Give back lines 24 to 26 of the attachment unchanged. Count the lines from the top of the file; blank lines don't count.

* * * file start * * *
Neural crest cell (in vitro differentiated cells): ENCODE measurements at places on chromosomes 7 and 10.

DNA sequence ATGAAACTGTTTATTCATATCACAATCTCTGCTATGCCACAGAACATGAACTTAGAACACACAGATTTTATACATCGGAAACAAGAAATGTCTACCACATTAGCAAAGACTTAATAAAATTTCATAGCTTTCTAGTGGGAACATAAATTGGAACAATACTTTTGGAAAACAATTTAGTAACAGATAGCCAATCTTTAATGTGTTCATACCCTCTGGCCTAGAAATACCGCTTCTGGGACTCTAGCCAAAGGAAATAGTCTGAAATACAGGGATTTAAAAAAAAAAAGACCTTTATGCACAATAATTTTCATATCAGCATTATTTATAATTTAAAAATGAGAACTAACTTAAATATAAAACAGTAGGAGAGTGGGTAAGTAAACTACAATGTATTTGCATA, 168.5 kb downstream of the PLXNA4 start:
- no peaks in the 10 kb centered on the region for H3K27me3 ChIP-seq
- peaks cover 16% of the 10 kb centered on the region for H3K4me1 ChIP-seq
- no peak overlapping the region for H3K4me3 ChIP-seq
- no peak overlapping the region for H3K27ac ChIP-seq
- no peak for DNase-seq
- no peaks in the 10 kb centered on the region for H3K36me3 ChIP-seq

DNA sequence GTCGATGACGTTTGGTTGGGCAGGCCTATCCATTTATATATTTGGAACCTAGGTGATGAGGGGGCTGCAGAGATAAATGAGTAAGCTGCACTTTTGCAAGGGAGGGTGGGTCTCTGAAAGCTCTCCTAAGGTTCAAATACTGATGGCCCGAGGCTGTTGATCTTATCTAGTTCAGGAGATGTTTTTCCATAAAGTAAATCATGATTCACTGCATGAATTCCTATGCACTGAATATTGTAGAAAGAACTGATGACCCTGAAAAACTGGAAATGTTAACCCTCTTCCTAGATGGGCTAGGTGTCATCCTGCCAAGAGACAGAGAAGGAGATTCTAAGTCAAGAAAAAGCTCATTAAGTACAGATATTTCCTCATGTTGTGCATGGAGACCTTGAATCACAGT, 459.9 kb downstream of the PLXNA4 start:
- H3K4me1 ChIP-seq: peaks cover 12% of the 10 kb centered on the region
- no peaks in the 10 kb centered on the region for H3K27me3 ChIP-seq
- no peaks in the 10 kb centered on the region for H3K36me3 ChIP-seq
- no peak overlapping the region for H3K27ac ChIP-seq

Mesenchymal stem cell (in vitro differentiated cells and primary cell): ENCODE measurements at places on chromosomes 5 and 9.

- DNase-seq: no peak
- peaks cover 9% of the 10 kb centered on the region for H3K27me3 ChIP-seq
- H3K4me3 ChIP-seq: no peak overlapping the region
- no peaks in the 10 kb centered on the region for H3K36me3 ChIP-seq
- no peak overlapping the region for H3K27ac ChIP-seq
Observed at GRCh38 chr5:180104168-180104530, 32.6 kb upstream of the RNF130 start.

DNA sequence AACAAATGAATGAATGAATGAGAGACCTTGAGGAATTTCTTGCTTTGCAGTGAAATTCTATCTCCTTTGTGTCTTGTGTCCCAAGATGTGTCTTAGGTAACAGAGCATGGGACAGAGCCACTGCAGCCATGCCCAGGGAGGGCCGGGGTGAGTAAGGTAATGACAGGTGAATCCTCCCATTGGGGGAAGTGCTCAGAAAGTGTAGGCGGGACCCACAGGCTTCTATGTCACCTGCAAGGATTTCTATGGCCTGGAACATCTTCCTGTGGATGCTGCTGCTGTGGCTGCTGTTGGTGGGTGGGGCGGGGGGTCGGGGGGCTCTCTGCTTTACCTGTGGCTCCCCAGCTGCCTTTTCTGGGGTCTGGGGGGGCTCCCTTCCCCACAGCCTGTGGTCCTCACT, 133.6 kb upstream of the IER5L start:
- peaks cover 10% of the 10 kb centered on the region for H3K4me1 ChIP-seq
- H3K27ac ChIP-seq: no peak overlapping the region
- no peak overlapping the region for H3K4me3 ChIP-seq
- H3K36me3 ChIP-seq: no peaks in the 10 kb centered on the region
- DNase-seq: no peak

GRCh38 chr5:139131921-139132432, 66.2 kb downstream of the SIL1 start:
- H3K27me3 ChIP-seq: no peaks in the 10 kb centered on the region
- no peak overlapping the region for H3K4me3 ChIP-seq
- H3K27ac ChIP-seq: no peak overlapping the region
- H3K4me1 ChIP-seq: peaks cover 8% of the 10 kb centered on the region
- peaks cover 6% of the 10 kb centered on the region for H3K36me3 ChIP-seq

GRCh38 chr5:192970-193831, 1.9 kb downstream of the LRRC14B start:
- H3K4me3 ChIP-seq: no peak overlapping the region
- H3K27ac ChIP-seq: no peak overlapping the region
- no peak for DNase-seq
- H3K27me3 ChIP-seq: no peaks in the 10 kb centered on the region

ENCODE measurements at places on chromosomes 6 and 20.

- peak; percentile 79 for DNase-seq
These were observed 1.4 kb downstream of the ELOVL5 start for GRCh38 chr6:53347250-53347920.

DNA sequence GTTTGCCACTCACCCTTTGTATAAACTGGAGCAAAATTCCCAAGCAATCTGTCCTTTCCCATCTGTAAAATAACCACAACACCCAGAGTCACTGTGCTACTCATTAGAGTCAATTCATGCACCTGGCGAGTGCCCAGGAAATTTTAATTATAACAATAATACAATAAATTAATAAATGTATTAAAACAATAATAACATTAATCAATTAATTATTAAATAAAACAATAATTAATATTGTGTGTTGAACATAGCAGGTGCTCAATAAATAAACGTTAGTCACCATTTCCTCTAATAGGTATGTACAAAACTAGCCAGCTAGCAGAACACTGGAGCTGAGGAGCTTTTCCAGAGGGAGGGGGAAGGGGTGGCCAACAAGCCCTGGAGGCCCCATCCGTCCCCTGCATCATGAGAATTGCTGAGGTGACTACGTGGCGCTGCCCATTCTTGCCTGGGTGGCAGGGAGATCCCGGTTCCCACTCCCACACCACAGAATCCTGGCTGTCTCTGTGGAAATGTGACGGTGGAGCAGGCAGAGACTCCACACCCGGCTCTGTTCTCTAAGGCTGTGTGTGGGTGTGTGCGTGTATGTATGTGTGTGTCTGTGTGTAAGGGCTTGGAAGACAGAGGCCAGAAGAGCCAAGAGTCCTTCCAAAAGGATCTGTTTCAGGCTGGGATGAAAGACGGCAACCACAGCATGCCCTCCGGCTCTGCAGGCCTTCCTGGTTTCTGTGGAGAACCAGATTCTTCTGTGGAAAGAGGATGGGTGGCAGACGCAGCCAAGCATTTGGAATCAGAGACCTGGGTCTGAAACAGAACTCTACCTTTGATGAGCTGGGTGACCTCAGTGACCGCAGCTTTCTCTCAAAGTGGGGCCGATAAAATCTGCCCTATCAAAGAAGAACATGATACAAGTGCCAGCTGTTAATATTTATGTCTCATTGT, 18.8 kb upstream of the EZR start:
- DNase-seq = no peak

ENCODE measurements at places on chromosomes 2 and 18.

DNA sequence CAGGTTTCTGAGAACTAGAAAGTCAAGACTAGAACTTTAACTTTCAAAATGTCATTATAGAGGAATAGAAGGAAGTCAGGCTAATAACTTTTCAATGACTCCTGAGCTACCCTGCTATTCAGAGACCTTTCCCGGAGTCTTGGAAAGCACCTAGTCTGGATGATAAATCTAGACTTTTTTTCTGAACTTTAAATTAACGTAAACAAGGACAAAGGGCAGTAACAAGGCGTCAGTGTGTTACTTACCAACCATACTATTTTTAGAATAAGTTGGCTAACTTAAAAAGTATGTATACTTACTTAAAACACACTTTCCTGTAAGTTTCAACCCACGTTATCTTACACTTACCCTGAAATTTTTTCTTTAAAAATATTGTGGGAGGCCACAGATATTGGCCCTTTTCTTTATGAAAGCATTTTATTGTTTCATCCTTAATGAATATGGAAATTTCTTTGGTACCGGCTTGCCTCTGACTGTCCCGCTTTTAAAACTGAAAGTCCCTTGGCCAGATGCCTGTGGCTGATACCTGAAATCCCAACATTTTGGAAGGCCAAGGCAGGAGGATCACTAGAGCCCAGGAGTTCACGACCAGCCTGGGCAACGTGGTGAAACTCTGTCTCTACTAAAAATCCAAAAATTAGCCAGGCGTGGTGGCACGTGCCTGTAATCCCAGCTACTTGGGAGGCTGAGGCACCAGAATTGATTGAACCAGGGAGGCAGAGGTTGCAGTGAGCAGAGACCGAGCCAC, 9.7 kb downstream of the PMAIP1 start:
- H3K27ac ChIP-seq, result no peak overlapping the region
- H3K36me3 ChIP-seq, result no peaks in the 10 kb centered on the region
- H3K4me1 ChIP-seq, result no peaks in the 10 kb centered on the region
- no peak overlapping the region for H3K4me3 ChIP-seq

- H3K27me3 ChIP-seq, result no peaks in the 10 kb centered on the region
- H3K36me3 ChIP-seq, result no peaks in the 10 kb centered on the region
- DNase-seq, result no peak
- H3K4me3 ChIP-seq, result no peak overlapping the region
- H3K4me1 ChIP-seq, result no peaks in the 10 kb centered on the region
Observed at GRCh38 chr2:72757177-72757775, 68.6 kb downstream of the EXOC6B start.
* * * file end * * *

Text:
- no peak overlapping the region for H3K4me3 ChIP-seq
- H3K36me3 ChIP-seq: no peaks in the 10 kb centered on the region
- DNase-seq: no peak